Last Friday (May 4), the Ministry of Planning in Brazil launched the final version of the Brazilian Open Data Portal. In line with the federal government policy to promote the use of free software in public administration, the portal was made using only free and open source tools. Among them is the Open Knowledge Foundation’s open-source data portal software CKAN. Moreover, the whole process of development of the portal was conducted with the participation of concerned citizens in an open way to promote open data.
### Opening Data Openly
The development project of the Brazilian Open Data Portal takes the concept of social participation to the extreme. From the beginning, planning meetings and development forums were open to any interested citizen, announced in advance on open discussion lists and where possible relayed via live streaming video to the Internet (webcast) .
In each planning meeting, the development tasks were selected by a flexible development process, in which people present ideas of what they think is needed in small ticket records. At the end of the round, the tickets are grouped, categorized and prioritized. At the end of the meeting, the events were recorded in a publicly accessible wiki ([INDA wiki](http://wiki.gtinda.ibge.gov.br)), and a publicly visible task manager ([Trac](http://dev.dados.gov.br/tasks/)).
We engaged the participation of people from civil society and of civil servants, who collaborated in various ways. Some people were involved right through the process, while others made contributions along the way. We had contributions in the form of software development, design, and information architecture, among others. The latter began with an experimental “card sorting” conducted with the participants of the event Campus Party 2012 in Sao Paulo. This synergy between government and citizens working together for the common good is what we mean by open government.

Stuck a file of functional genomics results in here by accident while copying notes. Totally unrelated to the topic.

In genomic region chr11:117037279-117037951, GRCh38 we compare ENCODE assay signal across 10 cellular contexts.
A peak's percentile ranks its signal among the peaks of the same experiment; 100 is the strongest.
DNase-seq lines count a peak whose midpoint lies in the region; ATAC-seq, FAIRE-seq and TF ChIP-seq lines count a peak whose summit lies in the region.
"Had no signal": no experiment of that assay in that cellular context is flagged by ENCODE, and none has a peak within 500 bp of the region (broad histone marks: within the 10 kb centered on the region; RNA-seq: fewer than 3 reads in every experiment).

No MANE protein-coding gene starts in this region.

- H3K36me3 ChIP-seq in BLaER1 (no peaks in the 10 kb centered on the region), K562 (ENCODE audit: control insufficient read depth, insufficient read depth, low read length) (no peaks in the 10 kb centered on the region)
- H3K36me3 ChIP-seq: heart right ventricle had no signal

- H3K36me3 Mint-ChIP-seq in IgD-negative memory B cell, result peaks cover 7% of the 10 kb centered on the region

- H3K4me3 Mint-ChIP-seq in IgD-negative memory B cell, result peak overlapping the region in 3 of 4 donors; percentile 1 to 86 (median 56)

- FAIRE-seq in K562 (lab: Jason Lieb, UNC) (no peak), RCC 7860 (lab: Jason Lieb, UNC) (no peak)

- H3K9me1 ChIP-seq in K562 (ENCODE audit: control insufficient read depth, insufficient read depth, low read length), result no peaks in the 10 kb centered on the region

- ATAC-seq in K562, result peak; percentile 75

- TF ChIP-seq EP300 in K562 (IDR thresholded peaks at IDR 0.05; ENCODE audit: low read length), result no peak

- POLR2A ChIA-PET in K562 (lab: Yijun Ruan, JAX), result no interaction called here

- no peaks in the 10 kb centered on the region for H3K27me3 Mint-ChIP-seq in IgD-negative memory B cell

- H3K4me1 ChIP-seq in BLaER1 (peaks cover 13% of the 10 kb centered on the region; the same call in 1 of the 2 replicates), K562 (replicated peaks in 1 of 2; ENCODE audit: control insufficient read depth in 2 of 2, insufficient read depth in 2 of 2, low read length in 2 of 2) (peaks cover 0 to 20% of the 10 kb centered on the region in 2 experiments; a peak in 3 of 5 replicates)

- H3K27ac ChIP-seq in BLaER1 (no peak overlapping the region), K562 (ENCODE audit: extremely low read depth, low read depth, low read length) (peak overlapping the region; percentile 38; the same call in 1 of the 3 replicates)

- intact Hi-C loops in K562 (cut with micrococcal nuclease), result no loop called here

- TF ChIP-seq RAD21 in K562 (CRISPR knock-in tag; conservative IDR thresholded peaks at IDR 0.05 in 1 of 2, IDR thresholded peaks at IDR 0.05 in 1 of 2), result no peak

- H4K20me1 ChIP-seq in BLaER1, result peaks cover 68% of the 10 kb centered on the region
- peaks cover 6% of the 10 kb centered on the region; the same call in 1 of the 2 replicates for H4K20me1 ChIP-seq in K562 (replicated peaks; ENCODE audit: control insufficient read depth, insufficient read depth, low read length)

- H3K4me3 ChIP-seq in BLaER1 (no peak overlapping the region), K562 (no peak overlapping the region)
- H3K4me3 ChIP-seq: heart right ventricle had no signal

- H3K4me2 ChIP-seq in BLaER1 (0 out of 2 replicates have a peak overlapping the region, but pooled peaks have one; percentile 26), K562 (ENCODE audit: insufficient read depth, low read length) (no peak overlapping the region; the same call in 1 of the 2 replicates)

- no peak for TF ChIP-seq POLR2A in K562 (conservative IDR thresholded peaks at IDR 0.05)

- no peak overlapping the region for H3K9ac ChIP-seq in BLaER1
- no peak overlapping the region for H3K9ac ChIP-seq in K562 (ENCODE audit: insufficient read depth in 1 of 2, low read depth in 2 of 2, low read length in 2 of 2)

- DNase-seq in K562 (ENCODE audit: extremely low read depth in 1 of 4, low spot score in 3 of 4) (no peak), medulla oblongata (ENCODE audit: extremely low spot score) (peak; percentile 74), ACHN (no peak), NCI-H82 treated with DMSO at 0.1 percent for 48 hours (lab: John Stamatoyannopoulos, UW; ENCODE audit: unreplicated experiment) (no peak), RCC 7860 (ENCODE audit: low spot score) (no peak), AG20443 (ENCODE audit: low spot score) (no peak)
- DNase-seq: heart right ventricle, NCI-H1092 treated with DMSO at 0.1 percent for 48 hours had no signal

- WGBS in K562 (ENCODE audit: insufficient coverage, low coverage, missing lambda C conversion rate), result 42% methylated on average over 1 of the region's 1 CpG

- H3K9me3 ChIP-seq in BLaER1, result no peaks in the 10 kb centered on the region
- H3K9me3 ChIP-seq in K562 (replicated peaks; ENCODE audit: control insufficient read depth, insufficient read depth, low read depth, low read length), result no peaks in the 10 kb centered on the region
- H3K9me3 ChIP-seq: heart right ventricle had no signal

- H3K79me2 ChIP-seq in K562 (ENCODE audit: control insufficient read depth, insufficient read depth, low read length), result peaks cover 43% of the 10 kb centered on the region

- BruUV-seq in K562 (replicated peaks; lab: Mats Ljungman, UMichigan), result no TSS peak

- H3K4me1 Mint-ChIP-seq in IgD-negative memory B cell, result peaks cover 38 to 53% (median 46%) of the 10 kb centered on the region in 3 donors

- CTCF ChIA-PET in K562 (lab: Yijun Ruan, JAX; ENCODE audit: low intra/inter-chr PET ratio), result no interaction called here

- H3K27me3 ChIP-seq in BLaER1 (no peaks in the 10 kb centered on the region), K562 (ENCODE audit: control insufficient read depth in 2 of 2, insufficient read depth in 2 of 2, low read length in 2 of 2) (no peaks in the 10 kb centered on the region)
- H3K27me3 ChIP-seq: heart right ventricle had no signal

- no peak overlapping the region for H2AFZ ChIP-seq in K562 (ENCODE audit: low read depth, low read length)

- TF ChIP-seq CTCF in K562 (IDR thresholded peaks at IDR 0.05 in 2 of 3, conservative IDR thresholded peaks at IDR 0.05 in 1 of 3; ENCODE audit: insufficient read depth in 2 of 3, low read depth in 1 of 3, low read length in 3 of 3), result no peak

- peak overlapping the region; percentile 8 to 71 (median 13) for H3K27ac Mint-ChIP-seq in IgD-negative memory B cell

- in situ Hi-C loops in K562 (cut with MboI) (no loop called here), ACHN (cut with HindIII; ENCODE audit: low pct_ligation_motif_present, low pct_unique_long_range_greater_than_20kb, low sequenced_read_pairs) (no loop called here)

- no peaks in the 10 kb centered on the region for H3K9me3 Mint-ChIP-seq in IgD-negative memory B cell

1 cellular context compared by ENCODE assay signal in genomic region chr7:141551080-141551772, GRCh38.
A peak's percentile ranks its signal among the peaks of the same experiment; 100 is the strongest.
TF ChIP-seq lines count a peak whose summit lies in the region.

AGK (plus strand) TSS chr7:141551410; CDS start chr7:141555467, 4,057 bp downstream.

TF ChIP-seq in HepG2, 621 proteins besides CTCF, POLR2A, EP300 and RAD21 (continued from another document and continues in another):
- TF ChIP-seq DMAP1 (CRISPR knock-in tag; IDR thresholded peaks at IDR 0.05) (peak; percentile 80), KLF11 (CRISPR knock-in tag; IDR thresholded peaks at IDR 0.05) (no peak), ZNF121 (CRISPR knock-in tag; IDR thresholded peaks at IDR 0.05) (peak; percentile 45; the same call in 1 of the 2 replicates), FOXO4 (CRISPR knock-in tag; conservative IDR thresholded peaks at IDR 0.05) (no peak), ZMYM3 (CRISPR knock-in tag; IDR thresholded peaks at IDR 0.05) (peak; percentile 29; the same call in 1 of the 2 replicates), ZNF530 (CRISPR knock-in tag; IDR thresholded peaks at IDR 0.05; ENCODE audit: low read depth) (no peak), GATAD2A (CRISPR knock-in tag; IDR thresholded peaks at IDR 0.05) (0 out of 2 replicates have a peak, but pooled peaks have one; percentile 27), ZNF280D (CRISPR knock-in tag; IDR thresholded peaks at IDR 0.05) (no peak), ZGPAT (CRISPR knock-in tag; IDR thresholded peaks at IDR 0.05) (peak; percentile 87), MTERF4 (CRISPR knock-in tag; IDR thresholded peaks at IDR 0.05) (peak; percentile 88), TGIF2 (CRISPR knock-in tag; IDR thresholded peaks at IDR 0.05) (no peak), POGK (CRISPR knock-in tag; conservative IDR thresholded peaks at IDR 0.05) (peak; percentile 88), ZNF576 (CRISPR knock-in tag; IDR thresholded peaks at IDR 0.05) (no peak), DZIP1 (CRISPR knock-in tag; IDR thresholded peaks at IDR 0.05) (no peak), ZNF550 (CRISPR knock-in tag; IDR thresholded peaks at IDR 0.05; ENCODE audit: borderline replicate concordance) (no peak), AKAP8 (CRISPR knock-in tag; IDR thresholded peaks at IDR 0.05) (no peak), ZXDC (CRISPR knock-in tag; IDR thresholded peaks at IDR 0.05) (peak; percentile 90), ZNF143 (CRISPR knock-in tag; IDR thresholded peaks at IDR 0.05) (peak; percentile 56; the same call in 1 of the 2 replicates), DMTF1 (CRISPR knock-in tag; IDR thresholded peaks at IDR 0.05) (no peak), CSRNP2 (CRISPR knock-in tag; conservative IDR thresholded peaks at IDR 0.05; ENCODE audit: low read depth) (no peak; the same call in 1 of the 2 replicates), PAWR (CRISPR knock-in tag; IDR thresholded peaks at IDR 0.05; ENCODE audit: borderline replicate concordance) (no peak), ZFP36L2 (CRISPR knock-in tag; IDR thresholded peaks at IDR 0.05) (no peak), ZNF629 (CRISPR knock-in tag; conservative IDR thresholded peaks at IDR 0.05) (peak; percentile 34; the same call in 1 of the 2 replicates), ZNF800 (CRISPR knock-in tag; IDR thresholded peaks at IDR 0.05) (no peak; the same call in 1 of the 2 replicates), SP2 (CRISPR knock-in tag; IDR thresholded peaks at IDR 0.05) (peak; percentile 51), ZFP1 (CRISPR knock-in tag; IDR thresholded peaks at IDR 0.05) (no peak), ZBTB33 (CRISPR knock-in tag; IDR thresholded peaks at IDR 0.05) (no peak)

The Portal has gone through several versions, but the most important are the first (a simple HTML page with a tagcloud of catalogue data), followed by its beta, a little more prepared and documented, and then the current version with a new set of features and extensive reference material and learning.
The dados.gov.br now has 78 data sets with 849 resources. These have mostly been catalogued based on a survey of data that public bodies already publish on the Internet, but that until then were scattered and lacked a central access point where the public could find them. They are, however, the tip of the iceberg compared to what there is to be opened around public data in Brazil.
Recognizing this and the urgency in meeting the new law on access to information, the Secretariat for Logistics and Information Technology is preparing a workshop to guide public bodies, on how to include their data in the catalogue. This will take place in early June.
The portal is part of a larger project called the National Infrastructure Open Data – INDA. The general idea of INDA is to establish technical standards for open data, promote training and support public bodies in the task of publishing open data. This entire process is done through intra-government cooperation and cooperation between government and citizens, always aiming to achieve a real platform for open government.